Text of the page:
CJSF 90.1 FM and The Jazz Spectrum are pleased to announce that Fawn Fritzen is the winner of the 3rd Annual Julian Award of Excellence for Emerging Canadian Jazz Artists. Congratulations Fawn!
Since their inception, The Courtneys have always had a playful character to them. They never seemed to take themselves too seriously, a trait that has come to define their brand of slacker-pop. But after a good, solid year of suspicion, Saturday January 4th’s performance and Music Video Release Party at the Rainbow Connection on Hastings demonstrated that they are, in fact, some of the hardest working slackers in the Vancouver music.
For a guy who complains all too often that “they” don’t make good music anymore, it was quite refreshing to be at Massey Theatre on November 1st. There, I got to witness Win the Moment, a contest in which local bands competed to open for Hey Ocean!, a Grammy winning Vancouver based band. The audience voted for the winner. As part of the Momentum Youth Arts Movement, it was a showcase for young bands to show their talent and that they did. All four bands put on a great show.
Having grown up in New Westminster, I have seen the development of the Momentum Youth Arts Movement Festival from its early conception as Yam Jam, infamously known by the youth locals as one of the most lifeless youth music festivals in the Lower Mainland. However, seeing its new form and its handpicked line up of artists leading up to the internationally-known headliner, Hey Ocean!, I was curious with how the festival was doing since I last went a decade ago during my high school years.
My new favourite genre, without a doubt, has got to be proto-punk. It enlists a vision of early man expressing himself through double-time 4/4 beats and incoherent yelling. But in actuality, proto-punk refers to the punk music that existed before punk music really existed. Billed as ‘before Bad Brains, the Sex Pistols, or even the Ramones’ the band called Death has one of the most fascinating stories in rock and roll, and earns the illustrious title of proto-punk to the fullest degree. On November 1st, Death visited the Rickshaw Theatre to revise the music history books.
Arriving at the Biltmore for a Friday nite gig one usually has a set of certain expectations. On this particular evening it was seeing former Portland-based indie/alt rock act Hockey. After an initial slow trickle of attendees and slightly peculiar crowd mix seemed to cause delay, somehow everything seemed to work itself out just right and become more intimate and cheery by the conclusion of a wonderful musical entertainment experience.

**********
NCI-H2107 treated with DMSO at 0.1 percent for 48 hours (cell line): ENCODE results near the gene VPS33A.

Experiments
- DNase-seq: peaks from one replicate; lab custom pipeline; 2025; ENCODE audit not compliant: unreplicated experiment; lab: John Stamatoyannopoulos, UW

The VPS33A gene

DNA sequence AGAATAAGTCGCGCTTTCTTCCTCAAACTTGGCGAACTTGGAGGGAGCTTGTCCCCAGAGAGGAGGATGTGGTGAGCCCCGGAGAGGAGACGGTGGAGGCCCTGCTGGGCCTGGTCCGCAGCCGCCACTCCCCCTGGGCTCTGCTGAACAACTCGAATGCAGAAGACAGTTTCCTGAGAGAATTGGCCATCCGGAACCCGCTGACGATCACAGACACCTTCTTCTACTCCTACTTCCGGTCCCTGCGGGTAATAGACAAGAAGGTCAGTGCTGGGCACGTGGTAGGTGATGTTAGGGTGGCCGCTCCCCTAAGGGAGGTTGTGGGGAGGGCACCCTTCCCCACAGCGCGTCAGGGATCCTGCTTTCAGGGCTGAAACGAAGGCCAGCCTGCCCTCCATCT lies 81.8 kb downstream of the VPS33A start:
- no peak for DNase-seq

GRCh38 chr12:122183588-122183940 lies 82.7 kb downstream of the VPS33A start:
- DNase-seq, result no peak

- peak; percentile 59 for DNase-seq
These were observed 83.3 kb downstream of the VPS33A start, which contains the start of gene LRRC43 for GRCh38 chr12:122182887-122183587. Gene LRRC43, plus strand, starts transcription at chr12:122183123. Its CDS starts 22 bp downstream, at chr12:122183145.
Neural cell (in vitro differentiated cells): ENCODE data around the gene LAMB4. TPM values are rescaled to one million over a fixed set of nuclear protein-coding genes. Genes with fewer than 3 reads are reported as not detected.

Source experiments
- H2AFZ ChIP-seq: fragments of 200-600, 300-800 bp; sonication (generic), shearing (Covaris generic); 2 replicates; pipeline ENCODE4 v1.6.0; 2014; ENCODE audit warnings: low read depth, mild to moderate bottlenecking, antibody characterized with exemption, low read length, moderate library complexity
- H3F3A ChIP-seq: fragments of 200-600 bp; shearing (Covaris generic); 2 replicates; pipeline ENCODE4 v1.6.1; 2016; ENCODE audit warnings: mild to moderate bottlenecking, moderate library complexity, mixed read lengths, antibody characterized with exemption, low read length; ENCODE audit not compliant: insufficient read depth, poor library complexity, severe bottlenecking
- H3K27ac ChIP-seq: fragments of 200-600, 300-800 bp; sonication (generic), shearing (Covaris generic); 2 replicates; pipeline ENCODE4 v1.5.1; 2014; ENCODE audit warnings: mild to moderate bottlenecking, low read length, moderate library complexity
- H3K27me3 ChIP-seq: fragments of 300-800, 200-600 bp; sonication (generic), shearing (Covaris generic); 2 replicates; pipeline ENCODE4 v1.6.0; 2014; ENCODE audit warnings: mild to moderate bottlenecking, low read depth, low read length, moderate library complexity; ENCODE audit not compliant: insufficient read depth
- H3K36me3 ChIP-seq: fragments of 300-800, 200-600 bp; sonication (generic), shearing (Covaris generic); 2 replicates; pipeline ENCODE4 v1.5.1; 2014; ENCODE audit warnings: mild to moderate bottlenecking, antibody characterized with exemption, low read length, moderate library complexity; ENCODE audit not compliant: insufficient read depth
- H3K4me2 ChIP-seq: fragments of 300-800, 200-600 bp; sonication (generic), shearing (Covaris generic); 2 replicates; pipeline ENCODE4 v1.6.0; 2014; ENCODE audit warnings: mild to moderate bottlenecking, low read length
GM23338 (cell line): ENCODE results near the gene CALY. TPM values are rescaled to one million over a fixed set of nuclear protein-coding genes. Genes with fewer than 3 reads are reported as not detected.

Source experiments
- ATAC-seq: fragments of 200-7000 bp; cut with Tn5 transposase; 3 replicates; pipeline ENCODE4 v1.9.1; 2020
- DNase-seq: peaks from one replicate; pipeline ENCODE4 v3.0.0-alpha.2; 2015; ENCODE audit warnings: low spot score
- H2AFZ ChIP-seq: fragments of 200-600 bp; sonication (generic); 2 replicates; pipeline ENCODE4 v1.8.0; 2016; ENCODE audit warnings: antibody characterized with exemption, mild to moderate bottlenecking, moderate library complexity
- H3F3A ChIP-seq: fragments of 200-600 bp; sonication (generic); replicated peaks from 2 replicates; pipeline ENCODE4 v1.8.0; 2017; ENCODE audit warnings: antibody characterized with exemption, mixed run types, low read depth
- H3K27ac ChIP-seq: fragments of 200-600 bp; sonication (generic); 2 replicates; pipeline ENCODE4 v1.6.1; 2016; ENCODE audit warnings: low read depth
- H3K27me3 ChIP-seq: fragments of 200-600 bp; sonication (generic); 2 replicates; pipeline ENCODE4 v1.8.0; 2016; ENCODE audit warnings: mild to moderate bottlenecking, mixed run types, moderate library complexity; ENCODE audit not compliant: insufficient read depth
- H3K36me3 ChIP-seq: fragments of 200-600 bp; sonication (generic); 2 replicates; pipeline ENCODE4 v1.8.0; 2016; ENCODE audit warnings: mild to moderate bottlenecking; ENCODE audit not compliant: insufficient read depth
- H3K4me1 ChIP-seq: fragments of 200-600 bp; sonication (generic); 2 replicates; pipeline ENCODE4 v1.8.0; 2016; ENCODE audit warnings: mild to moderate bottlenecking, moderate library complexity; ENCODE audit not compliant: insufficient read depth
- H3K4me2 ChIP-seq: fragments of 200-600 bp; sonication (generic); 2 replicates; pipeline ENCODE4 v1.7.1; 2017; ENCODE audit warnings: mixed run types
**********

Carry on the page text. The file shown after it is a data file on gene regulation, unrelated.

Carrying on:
Peter Murphy has been making music for the greater part of 35 years and is most notable as the front-man and lyrical force behind legendary Goth-rock outfit Bauhaus. The original lineup composed of Daniel Ash (guitar) David J. (bass) and Kevin Haskins (drums) were not on hand this night however. After a slew of bad breakups beginning in 1984 and ending in 2009, it’s not so surprising that those three individuals are no longer in the picture. In fact they would later go on to form the more pop and mainstream friendly Love and Rockets, as Murphy would continue his career a solo figure.
By all rights San Francisco/Oakland based indie rockers Rogue Wave should not even exist in the year 2013. This band has been through such heartache and turmoil since their inception that likely no one would blame them if they packed it in and called it a day. The fact that they still do have a pulse speaks to their collective passion and desire to play music; and with such hype and brightness, that early on they were often considered northern California’s answer to similar Lo-Fi darlings Built to Spill and Modest Mouse.
While they only garnered a small turnout at the Media Club on June 16th, particularly as it had been a Sunday night, Hooded Fang brought the ease of a friendliness with casual jokes on stage, looking like they had just stepped off and out of their tour van minutes before their performance.
The first Youth Lagoon album, Year of Hibernation, lived up to the potential of great pop music to affect people by wrapping the listener up in nostalgia and hopeful optimism. Seeing Youth Lagoon’s Trevor Powers playing these songs live is less important than the collective experience that is shared with everyone in the audience. That comes when you feel everyone around you moving to the same slow rhythm of the echoing bass drum as Powers builds layers of reverb to a climactic chorus that fades to a piano loop.